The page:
The following shows an outline drawn around an inline piece of text that is broken across two lines, and how it is rendered in Firefox (left) and Chrome (right). In Firefox, the outline is closed; while in Chrome, it is open.

    The result of applying an outline to an inline piece of text broken across two lines in Firefox and Chrome.

The outline property is a shorthand property for the outline-width, outline-style, and outline-color properties.

The outline of an element is usually drawn right outside the border edge. You can, however, draw the outline farther from the border using the outline-offset property. The outline-offset property is not set as part of the outline shorthand; you’ll have to set it on its own.

As you have seen in the examples above, the result of applying outline to an element is inconsistent across browsers. Outlines of inline elements spanning across multiple lines may be either open or closed depending on the browser. Outlines of an inline piece of text with two different font sizes used is also rendered differently across browsers:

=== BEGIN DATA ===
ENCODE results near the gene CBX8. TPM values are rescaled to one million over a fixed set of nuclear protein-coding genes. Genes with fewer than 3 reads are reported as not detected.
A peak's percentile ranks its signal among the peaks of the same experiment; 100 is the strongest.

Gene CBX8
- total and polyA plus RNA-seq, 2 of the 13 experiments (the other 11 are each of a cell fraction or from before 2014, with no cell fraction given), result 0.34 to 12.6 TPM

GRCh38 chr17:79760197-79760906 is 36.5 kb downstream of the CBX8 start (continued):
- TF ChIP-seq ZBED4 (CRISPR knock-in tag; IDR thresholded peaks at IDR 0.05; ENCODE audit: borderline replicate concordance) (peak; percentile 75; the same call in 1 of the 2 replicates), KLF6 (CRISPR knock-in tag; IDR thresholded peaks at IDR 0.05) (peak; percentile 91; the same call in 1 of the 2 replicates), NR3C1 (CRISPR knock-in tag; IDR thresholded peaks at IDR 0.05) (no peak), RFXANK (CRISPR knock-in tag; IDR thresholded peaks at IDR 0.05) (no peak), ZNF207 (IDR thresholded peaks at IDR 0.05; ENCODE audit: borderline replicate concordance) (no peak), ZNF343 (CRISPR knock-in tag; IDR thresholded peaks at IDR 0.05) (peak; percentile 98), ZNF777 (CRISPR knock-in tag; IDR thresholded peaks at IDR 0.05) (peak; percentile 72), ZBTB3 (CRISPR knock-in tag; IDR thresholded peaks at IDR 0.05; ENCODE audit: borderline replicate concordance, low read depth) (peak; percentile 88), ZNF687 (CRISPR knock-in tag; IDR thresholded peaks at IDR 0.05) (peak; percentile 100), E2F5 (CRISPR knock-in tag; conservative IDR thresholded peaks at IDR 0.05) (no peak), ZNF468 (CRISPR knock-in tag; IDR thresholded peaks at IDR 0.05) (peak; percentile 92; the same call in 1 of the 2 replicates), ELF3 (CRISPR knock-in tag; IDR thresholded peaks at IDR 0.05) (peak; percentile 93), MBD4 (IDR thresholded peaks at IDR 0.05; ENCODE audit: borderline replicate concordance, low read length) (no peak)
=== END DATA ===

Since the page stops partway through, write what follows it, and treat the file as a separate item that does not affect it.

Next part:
Browser inconsistencies in rendering an outline around an inline piece of text with different font sizes used.

Furthermore, the result of applying an outline is even more inconsistent when the element that you’re applying an outline to has content that is positioned outside its boundaries:

Browser inconsistencies in rendering an outline around an element with overflowing positioned content.

Trivia & Notes

[1] The outline property is used to highlight or focus an element in the page. It is important to highlight tabbed elements so that users using the keyboard to move around the page know where exactly they are at. However, due to the inconsistencies in behavior among browsers in rendering the outline of an element, many developers prefer using borders and/or box shadows to outline elements on focus states.

The outline property is usually added to form elements such as buttons and input fields to focus them when they are active or being tabbed by the user.